This post was first published on June 10, 2008 on My Ivory Throne.
My father happens to be my 1960s icon, and my own inspiration (and case study) for fathering the way I do. He first became a father with my first sister in 1965 (very close to August 25th, in fact), and to this day, nobody knows how he managed to put 3 of his daughters through university with his primary school education and meagre immigration officer pay. To this day, he refuses to divulge this secret himself, but we all have this nagging suspicion it has something to do with horses.
My father has since retired and now spends most of his days calling me to figure out how to use the Internet on his computer.
My mum called me this morning telling me my dad had spent the night at a hospital for gout pains. Apparently a friend had to drive him from work (he was on night shift) to Alexandra Hospital because of the excruciating pain he was feeling, and the doctors told him to rest in the hospital and head home in the morning.
As far as Dad’s medical history was concerned, this was almost unheard of. My father has an occupational history of the last 16 years without a single sick day, and would rather tough it out in the office than stay home and lay in bed nursing a fever or some such minor illness. He is also a colon cancer survivor with the determination to survive that’s as strong as steel, and even when he went into surgery to remove the cancer from inside of him, he contemplated taking leave to do it. Incidentally, that was 17 years ago.
My father was, and still is, on the payroll of the Immigration and Checkpoints Authority, and has gone through grunt work, up to supervisory positions, and even all the way into management level. During this time he has always stood up for what he believed in, even when it meant standing up against what he didn’t. If not for the fact that he was working for government, he’d probably be a mafia don by now.
Case in point (and I am trying my best to portray as accurate a picture as I can): at one period in his career and sometime in the late 1960s, my dad, then a young, fit, and quite intimidating 20+-year-old immigration field officer, was relegated to guarding illegal immigrants’ lockup cells.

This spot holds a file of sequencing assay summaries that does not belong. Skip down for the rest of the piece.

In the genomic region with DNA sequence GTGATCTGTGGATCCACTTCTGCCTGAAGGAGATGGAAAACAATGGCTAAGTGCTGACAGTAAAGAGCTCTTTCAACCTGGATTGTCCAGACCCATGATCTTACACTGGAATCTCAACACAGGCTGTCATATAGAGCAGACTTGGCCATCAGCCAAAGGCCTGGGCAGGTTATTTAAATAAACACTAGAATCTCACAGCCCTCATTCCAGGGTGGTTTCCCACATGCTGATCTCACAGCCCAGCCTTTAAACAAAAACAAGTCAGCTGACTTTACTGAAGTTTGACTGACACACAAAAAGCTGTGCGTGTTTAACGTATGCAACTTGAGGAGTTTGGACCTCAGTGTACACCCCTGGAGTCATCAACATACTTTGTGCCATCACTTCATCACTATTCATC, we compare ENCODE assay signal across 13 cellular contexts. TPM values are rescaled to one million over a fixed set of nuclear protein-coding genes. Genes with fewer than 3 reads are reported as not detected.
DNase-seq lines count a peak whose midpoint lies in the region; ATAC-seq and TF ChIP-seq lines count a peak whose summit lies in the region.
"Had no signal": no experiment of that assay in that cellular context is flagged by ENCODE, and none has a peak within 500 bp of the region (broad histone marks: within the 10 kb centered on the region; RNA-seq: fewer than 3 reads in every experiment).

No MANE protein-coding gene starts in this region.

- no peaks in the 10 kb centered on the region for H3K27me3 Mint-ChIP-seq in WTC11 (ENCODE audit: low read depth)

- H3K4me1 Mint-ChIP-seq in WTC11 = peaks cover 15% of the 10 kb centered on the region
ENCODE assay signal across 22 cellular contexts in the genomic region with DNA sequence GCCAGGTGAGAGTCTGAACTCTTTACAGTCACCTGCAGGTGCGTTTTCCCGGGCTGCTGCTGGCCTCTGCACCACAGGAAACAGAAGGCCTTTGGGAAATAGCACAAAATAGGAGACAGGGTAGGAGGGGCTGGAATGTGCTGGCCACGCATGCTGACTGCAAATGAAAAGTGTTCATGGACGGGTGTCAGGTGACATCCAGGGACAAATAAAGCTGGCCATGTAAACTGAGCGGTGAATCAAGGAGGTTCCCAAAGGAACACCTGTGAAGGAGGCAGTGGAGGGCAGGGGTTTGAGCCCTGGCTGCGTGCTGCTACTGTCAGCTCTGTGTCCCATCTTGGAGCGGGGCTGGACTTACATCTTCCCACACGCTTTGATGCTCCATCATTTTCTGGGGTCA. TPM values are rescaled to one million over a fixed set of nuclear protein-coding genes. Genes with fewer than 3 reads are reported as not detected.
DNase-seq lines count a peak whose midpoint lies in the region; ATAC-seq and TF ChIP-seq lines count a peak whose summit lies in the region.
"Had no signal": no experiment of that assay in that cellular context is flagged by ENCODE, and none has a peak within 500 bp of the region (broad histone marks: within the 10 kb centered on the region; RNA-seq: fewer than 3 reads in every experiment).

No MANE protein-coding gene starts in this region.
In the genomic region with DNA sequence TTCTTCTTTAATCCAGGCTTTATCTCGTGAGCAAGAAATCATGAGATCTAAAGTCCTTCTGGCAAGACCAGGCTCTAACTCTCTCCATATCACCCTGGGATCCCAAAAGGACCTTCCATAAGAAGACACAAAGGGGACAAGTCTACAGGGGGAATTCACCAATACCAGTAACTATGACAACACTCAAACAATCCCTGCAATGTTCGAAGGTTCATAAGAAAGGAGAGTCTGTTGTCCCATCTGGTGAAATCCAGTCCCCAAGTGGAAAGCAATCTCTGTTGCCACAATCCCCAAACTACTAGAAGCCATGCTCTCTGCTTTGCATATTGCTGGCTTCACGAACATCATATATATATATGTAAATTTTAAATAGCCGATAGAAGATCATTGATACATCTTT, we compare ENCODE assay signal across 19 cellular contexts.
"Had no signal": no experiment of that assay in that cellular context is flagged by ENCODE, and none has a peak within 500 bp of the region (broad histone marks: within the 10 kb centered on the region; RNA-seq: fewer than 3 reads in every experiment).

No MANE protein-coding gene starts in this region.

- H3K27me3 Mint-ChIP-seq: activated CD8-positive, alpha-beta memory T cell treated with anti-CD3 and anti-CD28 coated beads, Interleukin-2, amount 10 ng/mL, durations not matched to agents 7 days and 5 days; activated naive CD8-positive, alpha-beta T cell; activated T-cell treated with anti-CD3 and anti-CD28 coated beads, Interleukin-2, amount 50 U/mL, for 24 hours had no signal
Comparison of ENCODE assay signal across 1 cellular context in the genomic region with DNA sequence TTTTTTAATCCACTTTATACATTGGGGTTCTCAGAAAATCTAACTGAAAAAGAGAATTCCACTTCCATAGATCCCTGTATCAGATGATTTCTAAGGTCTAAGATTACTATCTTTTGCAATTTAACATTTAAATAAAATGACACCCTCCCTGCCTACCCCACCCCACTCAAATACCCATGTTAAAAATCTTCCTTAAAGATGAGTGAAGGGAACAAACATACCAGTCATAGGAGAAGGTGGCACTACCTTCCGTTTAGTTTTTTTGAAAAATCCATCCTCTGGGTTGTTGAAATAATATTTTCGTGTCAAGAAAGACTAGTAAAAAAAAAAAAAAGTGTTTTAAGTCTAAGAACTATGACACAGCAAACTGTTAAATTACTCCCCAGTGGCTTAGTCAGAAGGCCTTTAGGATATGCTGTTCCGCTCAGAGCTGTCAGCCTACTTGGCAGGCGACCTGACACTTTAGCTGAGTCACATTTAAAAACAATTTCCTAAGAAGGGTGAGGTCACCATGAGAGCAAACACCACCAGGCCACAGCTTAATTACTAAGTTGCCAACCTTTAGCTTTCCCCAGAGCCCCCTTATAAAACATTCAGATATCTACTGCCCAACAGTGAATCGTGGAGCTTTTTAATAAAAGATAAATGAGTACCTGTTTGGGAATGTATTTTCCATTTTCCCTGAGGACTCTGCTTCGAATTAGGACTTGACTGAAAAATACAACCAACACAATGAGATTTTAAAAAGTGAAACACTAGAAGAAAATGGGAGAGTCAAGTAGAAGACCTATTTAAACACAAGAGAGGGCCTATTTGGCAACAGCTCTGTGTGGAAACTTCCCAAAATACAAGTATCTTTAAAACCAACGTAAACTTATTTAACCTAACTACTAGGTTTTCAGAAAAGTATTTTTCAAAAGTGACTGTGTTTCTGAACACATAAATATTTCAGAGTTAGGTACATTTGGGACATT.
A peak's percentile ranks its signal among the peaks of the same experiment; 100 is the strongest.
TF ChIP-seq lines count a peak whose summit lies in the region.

(When he told me this story, I was envisioning one of those Mexican police station lockups with my dad and a colleague sitting in an open area in front of the cells smoking and playing poker or something. Of course, this being Singapore, it is very likely much more mundane than that).
The guy he was supposed to report to (who, according to my dad, was this young hotshot university graduate that liked to pull rank, especially to older, more experienced staff, as a show of tail feathers) walks in one day while they were smoking and playing poker and starts shouting at them for skiving at work.?As he drew nearer to them, my father – still seated – starts reasoning with him, but the bespectacled man starts screaming down at him in his chair, bringing my dad to boiling point. So my dad gets up out of his chair and looks down into Officer Suddenly-Realising-His-Subordinate-Is-a-Head-Taller and starts telling him in a louder-than-comfortable voice, “Show some respect,” while raising his index finger to Captain Wide-Eyed and slowly pushing his glasses back up his suddenly sweaty nose bridge and into his face – hard. A few months later the university graduate requested a transfer out of that department (my dad says the guy tried to get him transferred, but was told of my dad’s history with ICA and decided to do it to himself instead).
Of course, this may be a little more dramatic than what actually happened, in which case, do forgive the idolising son who has not encountered any other person in his life with such a strong personality.
Which leads me to the epilogue of this entry. Over the weekend I heard my dad had gone to get himself checked for some immobility in his left arm, and he did a very similar thing as I have described above to the doctor that was unfortunate enough to have been tasked to show him his ECG results. It went along the lines of him flipping out in the doctor’s office, telling the poor physician that his results cannot be trusted and that he should eat the file his ECG results came in (or something).
He was diagnosed as having suffered a stroke and two minor heart attacks – and over the last three months.
Strength is measured in many forms, not least in physical attributes, and more intangibly, character. But while strength can be taken from the body in many ways, it is not easily diminished in a person’s character, so long as he has held on to that strength his entire life. Say hi to my dad.